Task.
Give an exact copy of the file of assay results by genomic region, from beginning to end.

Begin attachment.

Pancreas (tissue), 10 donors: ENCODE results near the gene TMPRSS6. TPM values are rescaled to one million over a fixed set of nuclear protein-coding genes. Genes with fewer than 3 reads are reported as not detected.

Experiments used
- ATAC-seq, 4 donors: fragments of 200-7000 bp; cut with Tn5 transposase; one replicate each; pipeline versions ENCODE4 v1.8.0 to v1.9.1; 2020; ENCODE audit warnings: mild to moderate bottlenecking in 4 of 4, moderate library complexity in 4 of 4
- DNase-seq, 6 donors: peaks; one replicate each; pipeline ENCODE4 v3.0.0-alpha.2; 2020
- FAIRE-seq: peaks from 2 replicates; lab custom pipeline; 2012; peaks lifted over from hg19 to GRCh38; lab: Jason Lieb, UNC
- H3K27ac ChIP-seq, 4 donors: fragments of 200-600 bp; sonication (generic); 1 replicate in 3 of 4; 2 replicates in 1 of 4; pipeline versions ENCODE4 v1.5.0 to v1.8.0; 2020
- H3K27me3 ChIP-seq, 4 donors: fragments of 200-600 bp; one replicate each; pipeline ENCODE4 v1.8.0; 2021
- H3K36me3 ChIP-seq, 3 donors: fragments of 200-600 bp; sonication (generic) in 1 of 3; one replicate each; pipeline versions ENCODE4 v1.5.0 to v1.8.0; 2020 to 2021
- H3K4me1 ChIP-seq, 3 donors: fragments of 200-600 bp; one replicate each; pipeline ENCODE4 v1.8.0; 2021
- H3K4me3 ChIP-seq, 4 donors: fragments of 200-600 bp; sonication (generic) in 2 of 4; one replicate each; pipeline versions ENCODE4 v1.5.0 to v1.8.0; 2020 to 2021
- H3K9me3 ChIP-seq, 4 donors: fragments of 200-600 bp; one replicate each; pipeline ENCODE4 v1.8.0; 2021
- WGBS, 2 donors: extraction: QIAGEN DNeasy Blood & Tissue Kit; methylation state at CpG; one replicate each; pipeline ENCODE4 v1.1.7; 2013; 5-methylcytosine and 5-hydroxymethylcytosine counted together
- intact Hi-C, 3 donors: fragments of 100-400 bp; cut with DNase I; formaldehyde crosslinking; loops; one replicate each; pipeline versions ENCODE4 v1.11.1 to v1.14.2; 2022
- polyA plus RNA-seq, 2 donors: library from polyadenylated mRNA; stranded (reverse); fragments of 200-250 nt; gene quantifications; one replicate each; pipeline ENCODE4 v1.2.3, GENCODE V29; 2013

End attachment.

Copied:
Pancreas (tissue), 10 donors: ENCODE results near the gene TMPRSS6. TPM values are rescaled to one million over a fixed set of nuclear protein-coding genes. Genes with fewer than 3 reads are reported as not detected.

Experiments used
- ATAC-seq, 4 donors: fragments of 200-7000 bp; cut with Tn5 transposase; one replicate each; pipeline versions ENCODE4 v1.8.0 to v1.9.1; 2020; ENCODE audit warnings: mild to moderate bottlenecking in 4 of 4, moderate library complexity in 4 of 4
- DNase-seq, 6 donors: peaks; one replicate each; pipeline ENCODE4 v3.0.0-alpha.2; 2020
- FAIRE-seq: peaks from 2 replicates; lab custom pipeline; 2012; peaks lifted over from hg19 to GRCh38; lab: Jason Lieb, UNC
- H3K27ac ChIP-seq, 4 donors: fragments of 200-600 bp; sonication (generic); 1 replicate in 3 of 4; 2 replicates in 1 of 4; pipeline versions ENCODE4 v1.5.0 to v1.8.0; 2020
- H3K27me3 ChIP-seq, 4 donors: fragments of 200-600 bp; one replicate each; pipeline ENCODE4 v1.8.0; 2021
- H3K36me3 ChIP-seq, 3 donors: fragments of 200-600 bp; sonication (generic) in 1 of 3; one replicate each; pipeline versions ENCODE4 v1.5.0 to v1.8.0; 2020 to 2021
- H3K4me1 ChIP-seq, 3 donors: fragments of 200-600 bp; one replicate each; pipeline ENCODE4 v1.8.0; 2021
- H3K4me3 ChIP-seq, 4 donors: fragments of 200-600 bp; sonication (generic) in 2 of 4; one replicate each; pipeline versions ENCODE4 v1.5.0 to v1.8.0; 2020 to 2021
- H3K9me3 ChIP-seq, 4 donors: fragments of 200-600 bp; one replicate each; pipeline ENCODE4 v1.8.0; 2021
- WGBS, 2 donors: extraction: QIAGEN DNeasy Blood & Tissue Kit; methylation state at CpG; one replicate each; pipeline ENCODE4 v1.1.7; 2013; 5-methylcytosine and 5-hydroxymethylcytosine counted together
- intact Hi-C, 3 donors: fragments of 100-400 bp; cut with DNase I; formaldehyde crosslinking; loops; one replicate each; pipeline versions ENCODE4 v1.11.1 to v1.14.2; 2022
- polyA plus RNA-seq, 2 donors: library from polyadenylated mRNA; stranded (reverse); fragments of 200-250 nt; gene quantifications; one replicate each; pipeline ENCODE4 v1.2.3, GENCODE V29; 2013